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State senator: North Dakota remains committed to anti-smoking efforts

BreatheND has been the source of a great deal of misinformation. A 2008 initiated measure resulted in establishment of BreatheND to use the additional money given to states who had participated in the lawsuit against tobacco companies. Those extra funds end in 2017.

That does not, however, mean that the programs have been eliminated. North Dakota will continue to get the main payments from the Master Settlement Agreement because of a tax on cigarette sales.

The North Dakota Department of Health was solely responsible for anti-smoking programs before the creation of BreatheND, and they shared management of programs after the second agency was created. Funds now will be back in one agency, the Department of Health, with programs implemented through local public health units.

Both governors recommended this change in their budgets to streamline government and cut costs of administration.

The Centers for Disease Control and Prevention has recommendations for state funding of tobacco programs, and North Dakota has been the only state that has fully funded all of them for the past several years. But there are many other public health programs that are also effective, although they are not on the CDC list.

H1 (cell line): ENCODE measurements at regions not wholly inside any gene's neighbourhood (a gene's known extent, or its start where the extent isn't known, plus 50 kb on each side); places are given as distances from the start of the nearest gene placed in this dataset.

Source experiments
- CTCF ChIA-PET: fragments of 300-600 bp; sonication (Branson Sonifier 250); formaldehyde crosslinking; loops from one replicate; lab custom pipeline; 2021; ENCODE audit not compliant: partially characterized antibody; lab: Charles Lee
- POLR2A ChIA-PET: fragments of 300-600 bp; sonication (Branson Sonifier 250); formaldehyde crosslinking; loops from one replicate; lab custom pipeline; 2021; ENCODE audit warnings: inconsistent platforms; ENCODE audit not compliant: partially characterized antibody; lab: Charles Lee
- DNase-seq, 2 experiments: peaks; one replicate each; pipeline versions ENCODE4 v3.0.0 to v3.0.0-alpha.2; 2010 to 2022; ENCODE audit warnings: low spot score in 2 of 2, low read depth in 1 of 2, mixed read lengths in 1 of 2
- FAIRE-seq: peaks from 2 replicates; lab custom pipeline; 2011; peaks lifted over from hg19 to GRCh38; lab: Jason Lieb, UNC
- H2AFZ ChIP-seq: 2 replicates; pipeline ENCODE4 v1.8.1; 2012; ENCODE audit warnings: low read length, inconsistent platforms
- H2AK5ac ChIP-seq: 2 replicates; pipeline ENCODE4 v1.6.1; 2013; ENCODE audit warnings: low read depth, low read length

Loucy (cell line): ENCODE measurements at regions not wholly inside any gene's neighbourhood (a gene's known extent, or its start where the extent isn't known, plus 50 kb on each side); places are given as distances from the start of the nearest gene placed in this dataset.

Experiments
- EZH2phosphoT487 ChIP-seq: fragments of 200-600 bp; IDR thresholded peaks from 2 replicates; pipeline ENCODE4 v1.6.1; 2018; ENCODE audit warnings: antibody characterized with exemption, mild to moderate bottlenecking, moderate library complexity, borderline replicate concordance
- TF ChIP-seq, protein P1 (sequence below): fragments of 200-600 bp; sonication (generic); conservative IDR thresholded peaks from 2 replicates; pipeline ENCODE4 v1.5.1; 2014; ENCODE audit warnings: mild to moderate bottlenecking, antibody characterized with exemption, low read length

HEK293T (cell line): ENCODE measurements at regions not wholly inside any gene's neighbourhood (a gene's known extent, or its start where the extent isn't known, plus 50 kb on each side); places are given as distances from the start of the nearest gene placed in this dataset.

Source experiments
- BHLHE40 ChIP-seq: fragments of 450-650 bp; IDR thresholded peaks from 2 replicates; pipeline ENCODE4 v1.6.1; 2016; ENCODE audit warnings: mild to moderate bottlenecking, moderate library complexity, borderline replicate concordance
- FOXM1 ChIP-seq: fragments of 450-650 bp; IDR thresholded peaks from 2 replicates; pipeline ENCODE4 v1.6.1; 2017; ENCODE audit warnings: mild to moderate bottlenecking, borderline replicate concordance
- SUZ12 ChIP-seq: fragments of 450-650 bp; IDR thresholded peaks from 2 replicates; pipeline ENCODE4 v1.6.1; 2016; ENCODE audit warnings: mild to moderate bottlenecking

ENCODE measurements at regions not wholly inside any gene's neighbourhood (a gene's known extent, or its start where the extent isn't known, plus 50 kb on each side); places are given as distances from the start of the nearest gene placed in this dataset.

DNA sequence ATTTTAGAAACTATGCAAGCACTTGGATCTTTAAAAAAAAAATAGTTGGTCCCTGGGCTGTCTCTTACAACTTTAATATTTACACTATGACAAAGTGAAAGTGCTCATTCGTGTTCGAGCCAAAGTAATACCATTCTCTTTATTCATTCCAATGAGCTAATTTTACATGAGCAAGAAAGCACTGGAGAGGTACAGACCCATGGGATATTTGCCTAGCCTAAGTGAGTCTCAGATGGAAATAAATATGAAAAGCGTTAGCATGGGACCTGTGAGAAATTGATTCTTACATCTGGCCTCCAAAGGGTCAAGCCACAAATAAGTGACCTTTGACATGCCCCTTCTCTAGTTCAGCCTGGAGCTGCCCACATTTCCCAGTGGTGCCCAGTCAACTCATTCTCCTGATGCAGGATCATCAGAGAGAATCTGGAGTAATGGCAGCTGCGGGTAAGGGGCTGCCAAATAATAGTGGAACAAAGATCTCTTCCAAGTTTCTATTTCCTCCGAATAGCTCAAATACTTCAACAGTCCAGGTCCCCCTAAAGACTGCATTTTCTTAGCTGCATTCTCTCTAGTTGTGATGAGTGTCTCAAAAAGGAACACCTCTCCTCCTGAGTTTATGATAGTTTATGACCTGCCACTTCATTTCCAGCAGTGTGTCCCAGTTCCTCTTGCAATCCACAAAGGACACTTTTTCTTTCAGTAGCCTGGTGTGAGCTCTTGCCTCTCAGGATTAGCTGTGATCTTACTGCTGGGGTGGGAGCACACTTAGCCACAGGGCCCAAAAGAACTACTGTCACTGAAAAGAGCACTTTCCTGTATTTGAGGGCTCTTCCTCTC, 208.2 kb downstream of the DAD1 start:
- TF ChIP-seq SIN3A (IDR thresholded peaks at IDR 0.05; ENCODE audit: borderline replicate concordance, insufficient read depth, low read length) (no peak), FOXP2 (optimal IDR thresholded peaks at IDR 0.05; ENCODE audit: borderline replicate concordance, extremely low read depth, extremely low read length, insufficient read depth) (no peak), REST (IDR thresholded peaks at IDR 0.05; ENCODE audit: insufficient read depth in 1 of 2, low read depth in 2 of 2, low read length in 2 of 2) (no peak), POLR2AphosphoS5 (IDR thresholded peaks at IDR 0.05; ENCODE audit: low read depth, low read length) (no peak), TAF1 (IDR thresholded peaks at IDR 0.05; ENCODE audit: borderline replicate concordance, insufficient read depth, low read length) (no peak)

The Quit Line has an excellent success rate. So do visiting nurses who see at-risk mothers and babies, which may involve tobacco use, along with other risky behaviors.

There is currently about $12 million of tobacco money which will be directed to the Department of Health for tobacco programs, and about six full-time equivalent employees will be funded, although the budget is not yet final. The CDC recommendations are being followed, and the tobacco prevention and cessation programs will continue to be evaluated to ensure that they are effective.

A Risky Behaviors survey is done by the Legislature every two years and includes data about such issues as alcohol and drugs in addition to tobacco use. It shows that in the 2015-2017 biennium, nearly $145 million—including state and federal dollars-- was appropriated to the departments of Health, Corrections and Rehabilitation, Human Services, Transportation and Public Instruction, plus the judicial branch, the university system, the Indian Affairs Commission and the Tobacco Control Committee to address prevention and cessation of many risky behaviors. Yes, nearly $ 145 million!

That certainly shows the commitment of North Dakota and the federal government to combating these issues.

The efficiencies created by combining efforts at the Health Department will permit funds to be spent on services, not administrators. That, in my opinion, is a good thing.

Lee, a Republican, represents District 13 in the North Dakota Senate.